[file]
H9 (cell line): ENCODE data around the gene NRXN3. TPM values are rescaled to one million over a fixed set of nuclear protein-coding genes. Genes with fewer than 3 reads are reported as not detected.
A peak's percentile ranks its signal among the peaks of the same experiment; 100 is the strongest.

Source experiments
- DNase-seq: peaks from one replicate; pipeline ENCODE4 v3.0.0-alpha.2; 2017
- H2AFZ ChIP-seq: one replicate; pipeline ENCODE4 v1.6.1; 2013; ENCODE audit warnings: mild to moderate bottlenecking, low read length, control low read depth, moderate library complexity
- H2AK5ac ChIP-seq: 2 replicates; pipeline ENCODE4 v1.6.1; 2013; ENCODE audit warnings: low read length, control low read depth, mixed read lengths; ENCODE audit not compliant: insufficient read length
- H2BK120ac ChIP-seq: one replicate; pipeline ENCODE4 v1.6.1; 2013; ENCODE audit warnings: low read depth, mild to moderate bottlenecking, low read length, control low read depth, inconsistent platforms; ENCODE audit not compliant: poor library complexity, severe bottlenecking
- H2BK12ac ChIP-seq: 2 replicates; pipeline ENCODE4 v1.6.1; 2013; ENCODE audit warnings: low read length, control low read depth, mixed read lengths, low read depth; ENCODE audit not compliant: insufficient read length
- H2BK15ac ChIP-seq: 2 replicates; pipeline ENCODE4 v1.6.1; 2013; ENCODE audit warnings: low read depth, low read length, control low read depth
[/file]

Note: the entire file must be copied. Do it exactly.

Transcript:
H9 (cell line): ENCODE data around the gene NRXN3. TPM values are rescaled to one million over a fixed set of nuclear protein-coding genes. Genes with fewer than 3 reads are reported as not detected.
A peak's percentile ranks its signal among the peaks of the same experiment; 100 is the strongest.

Source experiments
- DNase-seq: peaks from one replicate; pipeline ENCODE4 v3.0.0-alpha.2; 2017
- H2AFZ ChIP-seq: one replicate; pipeline ENCODE4 v1.6.1; 2013; ENCODE audit warnings: mild to moderate bottlenecking, low read length, control low read depth, moderate library complexity
- H2AK5ac ChIP-seq: 2 replicates; pipeline ENCODE4 v1.6.1; 2013; ENCODE audit warnings: low read length, control low read depth, mixed read lengths; ENCODE audit not compliant: insufficient read length
- H2BK120ac ChIP-seq: one replicate; pipeline ENCODE4 v1.6.1; 2013; ENCODE audit warnings: low read depth, mild to moderate bottlenecking, low read length, control low read depth, inconsistent platforms; ENCODE audit not compliant: poor library complexity, severe bottlenecking
- H2BK12ac ChIP-seq: 2 replicates; pipeline ENCODE4 v1.6.1; 2013; ENCODE audit warnings: low read length, control low read depth, mixed read lengths, low read depth; ENCODE audit not compliant: insufficient read length
- H2BK15ac ChIP-seq: 2 replicates; pipeline ENCODE4 v1.6.1; 2013; ENCODE audit warnings: low read depth, low read length, control low read depth